The International Monetary Fund (IMF) has projected India’s GDP to grow by 9% for 2022 and 7% in 2023.
As per other global agencies, such as the World Bank and Asian Development Bank, India is likely to emerge as the fastest growing major economy in the world between 2021-2023, writes Ayush Abhijeet, adviser to the Ashoka India Equity Investment Trust.
In this context, it is worthwhile to examine the factors supporting near term growth and how policy support is emerging as an enabler.
Earnings at an inflexion point
A defining feature of India’s recovery has been the sharp upswing in the earnings trajectory. In FY21, fiscal ending March, when India’s GDP declined by 7.5%, the earnings for the benchmark Nifty index grew by 14%, a rare feat in the emerging markets.
This robust earnings performance in the face of economic challenges reflects the strong resilience of Indian corporates.
It is true that higher commodity prices helped earnings of resource-based companies but underlying trends across sectors are reassuring of a broad-based pick up. Recent research from the IMF suggests that policy support provided to firms in 2020 was effective in mitigating the liquidity impact of the Covid shock.
Market share consolidation in favour of stronger, larger players has been a steady phenomenon during the pandemic.
Companies continued to focus on enhancing their distribution reach, particularly in rural areas and through e-commerce investments.
For the banking sector too, the worst phase of asset quality is behind with credit costs easing over the last year. Meanwhile, even as global growth has supported a revival in earnings for export driven sectors, Indian IT services companies have benefited from the accelerated digital adoption cycle globally.
As per consensus estimates, the earnings growth for 2022 and 2023 is likely to be 32% and 17% for the benchmark Nifty universe which follows a near stagnation over the last decade.
It implies that India will emerge as not the only the fastest growing economy but will also be the market with the highest earnings growth between 2021-2023.
Policy support a key factor too
The government continues to support the economy through supply side measures. In fact, through the pandemic, the focus was on infrastructure spending including roads, railways and water and sanitation.
India’s policy response during the pandemic was unique in that it had an emphasis on supply side reforms, including deregulation in many sectors, rather than relying on demand side measures.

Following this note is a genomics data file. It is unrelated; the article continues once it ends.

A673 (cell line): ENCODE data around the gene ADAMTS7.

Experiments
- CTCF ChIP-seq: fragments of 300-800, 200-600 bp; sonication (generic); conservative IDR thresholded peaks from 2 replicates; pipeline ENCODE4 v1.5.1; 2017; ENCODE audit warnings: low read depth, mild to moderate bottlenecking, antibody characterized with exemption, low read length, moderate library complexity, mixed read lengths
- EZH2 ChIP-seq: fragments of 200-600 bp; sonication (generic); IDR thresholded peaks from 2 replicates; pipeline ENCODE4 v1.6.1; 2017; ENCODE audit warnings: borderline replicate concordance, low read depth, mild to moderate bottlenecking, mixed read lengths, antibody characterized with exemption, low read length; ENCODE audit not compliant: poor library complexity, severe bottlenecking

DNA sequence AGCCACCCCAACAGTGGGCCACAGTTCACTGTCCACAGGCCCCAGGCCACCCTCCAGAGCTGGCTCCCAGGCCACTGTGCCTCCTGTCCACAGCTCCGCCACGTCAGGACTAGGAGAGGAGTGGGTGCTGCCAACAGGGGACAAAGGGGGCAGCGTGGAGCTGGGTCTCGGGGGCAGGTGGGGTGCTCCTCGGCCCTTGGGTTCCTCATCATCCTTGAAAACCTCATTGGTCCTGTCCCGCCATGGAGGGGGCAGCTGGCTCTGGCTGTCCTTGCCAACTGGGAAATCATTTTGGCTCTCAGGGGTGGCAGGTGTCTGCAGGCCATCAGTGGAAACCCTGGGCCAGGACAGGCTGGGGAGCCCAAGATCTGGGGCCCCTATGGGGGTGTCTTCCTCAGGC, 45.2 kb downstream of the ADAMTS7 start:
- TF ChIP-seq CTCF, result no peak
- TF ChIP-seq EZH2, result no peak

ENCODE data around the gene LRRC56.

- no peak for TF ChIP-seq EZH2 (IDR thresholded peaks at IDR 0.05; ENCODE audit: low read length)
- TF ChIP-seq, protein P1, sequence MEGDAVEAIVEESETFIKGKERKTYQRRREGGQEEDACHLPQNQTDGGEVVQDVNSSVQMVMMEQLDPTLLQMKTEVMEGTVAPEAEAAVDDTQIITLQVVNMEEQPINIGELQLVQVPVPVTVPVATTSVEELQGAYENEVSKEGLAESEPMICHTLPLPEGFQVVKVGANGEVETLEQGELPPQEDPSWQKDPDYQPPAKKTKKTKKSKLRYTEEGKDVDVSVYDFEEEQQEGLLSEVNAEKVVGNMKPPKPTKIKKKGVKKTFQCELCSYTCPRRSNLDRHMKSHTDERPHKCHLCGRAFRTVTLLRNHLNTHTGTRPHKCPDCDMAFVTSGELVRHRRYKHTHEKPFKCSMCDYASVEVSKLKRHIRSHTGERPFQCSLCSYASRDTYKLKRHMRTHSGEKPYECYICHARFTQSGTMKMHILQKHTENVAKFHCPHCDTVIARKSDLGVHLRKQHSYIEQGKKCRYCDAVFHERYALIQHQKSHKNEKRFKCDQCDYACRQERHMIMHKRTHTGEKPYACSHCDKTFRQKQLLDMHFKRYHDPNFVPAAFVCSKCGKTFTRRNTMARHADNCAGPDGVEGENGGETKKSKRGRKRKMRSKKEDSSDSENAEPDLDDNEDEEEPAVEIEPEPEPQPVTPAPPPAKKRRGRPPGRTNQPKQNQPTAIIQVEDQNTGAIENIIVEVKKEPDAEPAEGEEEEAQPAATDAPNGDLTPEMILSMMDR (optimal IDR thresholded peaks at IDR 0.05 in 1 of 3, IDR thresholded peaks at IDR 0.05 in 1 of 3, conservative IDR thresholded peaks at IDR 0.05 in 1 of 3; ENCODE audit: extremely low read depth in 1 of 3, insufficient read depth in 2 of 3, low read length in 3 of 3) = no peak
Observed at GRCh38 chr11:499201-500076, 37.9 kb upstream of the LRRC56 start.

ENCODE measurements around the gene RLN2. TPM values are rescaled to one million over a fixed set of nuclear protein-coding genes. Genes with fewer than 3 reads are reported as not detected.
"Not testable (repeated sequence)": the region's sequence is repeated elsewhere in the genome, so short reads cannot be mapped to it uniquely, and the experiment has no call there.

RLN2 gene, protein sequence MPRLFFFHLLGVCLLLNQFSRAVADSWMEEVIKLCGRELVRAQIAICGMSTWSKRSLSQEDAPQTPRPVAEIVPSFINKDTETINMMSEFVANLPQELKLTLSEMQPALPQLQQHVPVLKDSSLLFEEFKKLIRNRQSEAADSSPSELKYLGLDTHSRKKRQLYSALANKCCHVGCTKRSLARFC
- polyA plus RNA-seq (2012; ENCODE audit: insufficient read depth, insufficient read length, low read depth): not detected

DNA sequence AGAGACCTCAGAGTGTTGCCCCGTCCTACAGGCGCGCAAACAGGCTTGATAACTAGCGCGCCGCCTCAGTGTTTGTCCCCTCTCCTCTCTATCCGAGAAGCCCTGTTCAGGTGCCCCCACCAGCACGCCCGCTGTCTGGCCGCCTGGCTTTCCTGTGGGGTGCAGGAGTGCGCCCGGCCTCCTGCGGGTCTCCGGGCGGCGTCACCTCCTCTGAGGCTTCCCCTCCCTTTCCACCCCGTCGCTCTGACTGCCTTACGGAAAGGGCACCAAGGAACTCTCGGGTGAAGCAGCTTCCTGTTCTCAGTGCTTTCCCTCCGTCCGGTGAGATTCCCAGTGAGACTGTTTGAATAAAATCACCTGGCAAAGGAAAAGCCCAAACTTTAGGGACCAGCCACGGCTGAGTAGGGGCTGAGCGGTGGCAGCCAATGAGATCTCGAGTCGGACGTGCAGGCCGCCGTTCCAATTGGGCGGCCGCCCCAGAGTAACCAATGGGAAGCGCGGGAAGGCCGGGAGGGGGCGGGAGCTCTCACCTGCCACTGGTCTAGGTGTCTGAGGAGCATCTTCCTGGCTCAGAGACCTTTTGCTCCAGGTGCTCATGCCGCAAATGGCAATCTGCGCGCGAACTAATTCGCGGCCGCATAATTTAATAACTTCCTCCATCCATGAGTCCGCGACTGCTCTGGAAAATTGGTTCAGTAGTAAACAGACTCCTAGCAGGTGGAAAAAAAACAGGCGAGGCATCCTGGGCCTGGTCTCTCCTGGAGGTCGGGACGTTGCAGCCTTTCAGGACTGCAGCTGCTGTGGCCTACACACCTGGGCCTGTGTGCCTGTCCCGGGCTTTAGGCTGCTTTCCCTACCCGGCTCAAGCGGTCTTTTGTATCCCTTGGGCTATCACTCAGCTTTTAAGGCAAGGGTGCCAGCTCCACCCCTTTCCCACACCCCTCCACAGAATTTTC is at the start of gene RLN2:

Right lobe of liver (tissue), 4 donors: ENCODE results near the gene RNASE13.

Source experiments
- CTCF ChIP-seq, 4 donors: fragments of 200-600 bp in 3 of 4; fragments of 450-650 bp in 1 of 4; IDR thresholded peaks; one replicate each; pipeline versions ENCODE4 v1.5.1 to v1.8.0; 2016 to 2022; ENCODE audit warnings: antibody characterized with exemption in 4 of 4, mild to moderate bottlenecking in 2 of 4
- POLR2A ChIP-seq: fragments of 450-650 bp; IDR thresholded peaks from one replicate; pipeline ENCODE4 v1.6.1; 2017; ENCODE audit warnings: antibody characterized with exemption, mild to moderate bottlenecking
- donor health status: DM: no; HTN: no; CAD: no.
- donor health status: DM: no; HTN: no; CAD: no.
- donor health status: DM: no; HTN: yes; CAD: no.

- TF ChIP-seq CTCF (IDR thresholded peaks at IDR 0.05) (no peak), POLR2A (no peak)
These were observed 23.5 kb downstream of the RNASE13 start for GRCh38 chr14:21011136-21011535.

The recently announced FY23 budget should be seen as a continuation of the FY22 budget which was universally hailed as a pro-growth and pro-reforms budget.
While the budget signals policy continuity with thrust on capital expenditure, there is a particular emphasis on strengthening multi-modal logistics, building digital ecosystems and sustainable energy infrastructure.
Two other announcements in the budget merit attention. The first is the support towards driving innovation and improving the resilience of the Indian economy.
For instance, the budget supports opportunities in sunrise sectors such as Geospatial Systems and Drones, Semiconductors, and building a strong ecosystem for 5G networks. These measures will help build India’s competency in industrial edge technology.
The second area is the thrust on Green Energy which builds on the recent top-down policy momentum towards achieving environmental goals. In the 2021 United Nations Climate Change Conference, commonly known as COP-26, India pledged to achieve net-zero carbon emissions by 2070.
In addition to this net-zero target, India also stated that it will fulfil 50% of its energy requirements from renewable sources by 2030, thus reducing the carbon intensity of the economy by 45% from its 2005 levels. The recently introduced Green Hydrogen Policy also aims to aid in meeting climate change goals.
This article was written for International Adviser by Ayush Abhijeet, adviser to the Ashoka India Equity Investment Trust.